Eagles Escape Embarrassment

Let my bias not be unknown, I am an Eagles fan. Watching Nick Foles fumble twice, throw an interception, and Chad Henne connect with rookie Allen Hurns twice for touchdowns -- all in the first half -- was one of the more frustrating ways to start the season. The Eagles were lucky to only be down 17-0 at halftime. On the opening drive of the second half, Philly converted twice and Nick Foles connected with Darren Sproles for eight yards on 3rd-and-9, bringing up a 4th-and-1 at the Jaguars 49-yard line.

Chip Kelly is known for his progressive thinking and he didn't hesitate -- calling for a hurry-up, one of the first times the Eagles really played up-tempo in the game. The Jaguars safeties got crossed and a huge gap opened up as Darren Sproles ran untouched for a 49-yard score. The Eagles would not look back and ultimately went on to win "handily," 34-17. Had the Eagles not converted, though, Kelly would likely have been ridiculed for his call as it could have effectively ended the game (dropping Philly's win probability to 5.4%).

Let's look at the fourth down call, taking into consideration the relative strength of the two teams.

A lot of the time, when performing this kind of analysis, we just look at league-average baselines. But, in this case, there is a huge discrepancy in team strength. The spread on the game was Eagles -10, the largest of any game this week. At numberFire.com, we had the Eagles as the most likely team to win at 84.1%. Since it was a 17-0 game, even though it was early in the 3rd quarter, it is probably best to look at win probability, rather than expected points. Brian's model -- as seen in the graph -- had the Eagles with a 17% chance to win on 4th-and-1. My numbers have it at 9.1%. Here are the calculations and break-even conversion points including team strength:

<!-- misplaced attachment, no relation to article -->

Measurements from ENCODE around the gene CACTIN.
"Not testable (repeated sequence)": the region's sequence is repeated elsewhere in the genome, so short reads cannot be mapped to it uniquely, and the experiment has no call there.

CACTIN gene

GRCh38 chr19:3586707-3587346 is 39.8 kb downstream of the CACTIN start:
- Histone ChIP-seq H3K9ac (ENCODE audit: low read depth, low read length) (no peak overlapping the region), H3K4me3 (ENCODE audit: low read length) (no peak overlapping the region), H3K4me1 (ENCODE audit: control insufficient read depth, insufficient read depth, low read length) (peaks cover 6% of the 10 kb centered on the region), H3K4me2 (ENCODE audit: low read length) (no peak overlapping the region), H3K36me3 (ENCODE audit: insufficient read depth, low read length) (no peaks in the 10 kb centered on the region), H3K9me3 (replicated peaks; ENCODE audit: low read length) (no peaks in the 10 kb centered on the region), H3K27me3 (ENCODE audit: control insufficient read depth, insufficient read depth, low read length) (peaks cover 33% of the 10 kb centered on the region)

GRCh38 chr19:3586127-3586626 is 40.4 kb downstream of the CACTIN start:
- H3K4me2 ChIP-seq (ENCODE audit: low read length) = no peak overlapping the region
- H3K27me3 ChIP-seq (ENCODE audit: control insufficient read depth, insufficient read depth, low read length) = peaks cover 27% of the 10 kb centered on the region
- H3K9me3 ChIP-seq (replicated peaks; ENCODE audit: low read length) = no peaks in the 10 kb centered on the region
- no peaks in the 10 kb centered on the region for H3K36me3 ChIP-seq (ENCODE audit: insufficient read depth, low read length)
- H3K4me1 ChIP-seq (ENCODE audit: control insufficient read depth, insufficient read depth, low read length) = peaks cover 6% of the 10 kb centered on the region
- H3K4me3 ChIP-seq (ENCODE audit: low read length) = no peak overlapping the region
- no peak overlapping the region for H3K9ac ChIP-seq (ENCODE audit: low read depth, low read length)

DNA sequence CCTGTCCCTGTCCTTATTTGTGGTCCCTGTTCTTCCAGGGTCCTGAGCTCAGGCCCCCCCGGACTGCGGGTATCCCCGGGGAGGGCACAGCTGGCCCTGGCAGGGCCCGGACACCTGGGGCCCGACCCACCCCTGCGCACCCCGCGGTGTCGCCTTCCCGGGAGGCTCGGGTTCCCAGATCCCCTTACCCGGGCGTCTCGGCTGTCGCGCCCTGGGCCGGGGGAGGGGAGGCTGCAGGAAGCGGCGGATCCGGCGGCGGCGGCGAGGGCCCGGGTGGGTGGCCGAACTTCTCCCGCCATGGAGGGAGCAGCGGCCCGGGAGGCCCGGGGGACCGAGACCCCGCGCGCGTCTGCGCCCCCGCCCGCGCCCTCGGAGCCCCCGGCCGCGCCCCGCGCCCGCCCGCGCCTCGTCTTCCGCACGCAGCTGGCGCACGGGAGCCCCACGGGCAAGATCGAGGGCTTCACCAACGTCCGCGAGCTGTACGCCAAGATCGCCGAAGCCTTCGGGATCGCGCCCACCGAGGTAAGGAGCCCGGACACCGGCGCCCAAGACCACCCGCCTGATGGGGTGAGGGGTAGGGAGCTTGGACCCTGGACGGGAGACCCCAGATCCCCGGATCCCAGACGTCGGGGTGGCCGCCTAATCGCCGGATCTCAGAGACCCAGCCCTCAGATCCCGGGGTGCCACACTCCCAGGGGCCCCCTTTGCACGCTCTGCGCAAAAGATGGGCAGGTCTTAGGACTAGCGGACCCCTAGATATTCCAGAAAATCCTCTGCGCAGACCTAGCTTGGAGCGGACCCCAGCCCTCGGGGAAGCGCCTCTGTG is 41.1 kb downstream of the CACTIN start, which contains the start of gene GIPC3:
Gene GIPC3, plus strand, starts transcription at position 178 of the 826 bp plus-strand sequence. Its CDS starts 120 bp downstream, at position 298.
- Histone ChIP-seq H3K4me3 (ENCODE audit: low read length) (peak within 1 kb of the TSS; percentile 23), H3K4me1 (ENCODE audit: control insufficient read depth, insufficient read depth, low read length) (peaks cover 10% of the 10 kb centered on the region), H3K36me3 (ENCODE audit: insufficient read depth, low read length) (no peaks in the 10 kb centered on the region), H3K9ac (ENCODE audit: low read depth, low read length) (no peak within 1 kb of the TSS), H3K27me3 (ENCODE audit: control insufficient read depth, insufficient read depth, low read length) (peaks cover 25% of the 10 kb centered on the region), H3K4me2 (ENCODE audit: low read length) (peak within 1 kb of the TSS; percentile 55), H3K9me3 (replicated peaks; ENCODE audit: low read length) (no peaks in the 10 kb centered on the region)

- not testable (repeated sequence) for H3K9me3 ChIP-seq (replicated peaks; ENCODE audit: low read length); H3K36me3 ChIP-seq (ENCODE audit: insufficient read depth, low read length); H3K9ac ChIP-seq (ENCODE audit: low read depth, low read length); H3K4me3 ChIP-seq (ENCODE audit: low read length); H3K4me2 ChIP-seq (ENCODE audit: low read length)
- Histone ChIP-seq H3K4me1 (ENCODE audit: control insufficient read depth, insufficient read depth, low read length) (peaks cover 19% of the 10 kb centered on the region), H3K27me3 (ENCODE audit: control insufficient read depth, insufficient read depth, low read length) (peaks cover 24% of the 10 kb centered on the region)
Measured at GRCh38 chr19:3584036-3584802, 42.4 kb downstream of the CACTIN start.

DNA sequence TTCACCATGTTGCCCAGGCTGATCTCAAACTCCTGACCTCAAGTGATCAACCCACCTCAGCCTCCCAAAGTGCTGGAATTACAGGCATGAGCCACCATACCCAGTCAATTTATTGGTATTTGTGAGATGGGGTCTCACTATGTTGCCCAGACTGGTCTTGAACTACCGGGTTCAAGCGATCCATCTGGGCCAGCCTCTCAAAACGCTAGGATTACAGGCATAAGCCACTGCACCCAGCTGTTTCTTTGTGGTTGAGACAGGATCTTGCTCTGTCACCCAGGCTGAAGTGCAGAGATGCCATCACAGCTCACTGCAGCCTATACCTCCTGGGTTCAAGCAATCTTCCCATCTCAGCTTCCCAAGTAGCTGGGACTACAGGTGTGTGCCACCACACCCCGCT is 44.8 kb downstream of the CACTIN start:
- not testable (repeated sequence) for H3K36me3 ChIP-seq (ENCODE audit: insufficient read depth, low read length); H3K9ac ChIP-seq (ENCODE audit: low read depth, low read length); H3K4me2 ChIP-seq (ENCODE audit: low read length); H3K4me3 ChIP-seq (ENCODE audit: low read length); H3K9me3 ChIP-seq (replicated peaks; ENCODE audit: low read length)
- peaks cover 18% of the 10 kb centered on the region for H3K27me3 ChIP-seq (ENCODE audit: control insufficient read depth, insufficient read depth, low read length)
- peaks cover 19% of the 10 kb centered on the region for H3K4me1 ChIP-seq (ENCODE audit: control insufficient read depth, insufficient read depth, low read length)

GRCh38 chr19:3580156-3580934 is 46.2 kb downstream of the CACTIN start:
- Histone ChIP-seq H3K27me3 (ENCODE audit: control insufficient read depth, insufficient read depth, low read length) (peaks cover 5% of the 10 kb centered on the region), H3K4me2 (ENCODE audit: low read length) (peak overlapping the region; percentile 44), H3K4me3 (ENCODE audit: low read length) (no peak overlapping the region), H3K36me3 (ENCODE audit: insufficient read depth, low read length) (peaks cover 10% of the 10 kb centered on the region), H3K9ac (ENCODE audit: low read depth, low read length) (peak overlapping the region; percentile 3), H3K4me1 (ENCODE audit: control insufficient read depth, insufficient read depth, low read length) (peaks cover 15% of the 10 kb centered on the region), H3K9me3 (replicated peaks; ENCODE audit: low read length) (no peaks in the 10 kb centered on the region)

4th-and-1 in the middle of the field converts around 66% of the time, way above both break-even percentages. Expected win probability going for it in this case, for a team favored by 10, but down 17-0 is 10.2% versus 8.5% punting. Props to Kelly for the quick decision that will go unnoticed for the most part due to its success. Coaches in similar situations since 2000 have punted over 50% of the time.

Keith Goldner is the Chief Analyst at numberFire.com - The leading fantasy sports analytics platform - and creator of Drive-By Football.  Follow him on twitter @drivebyfootball or check out numberFire on Facebook. Check out numberFire's new iOS App in the app store now.

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1 Responses to “Eagles Escape Embarrassment”

  1. Anonymous says:

    A call that may not have been possible without their being familiar with a no-huddle strategy.

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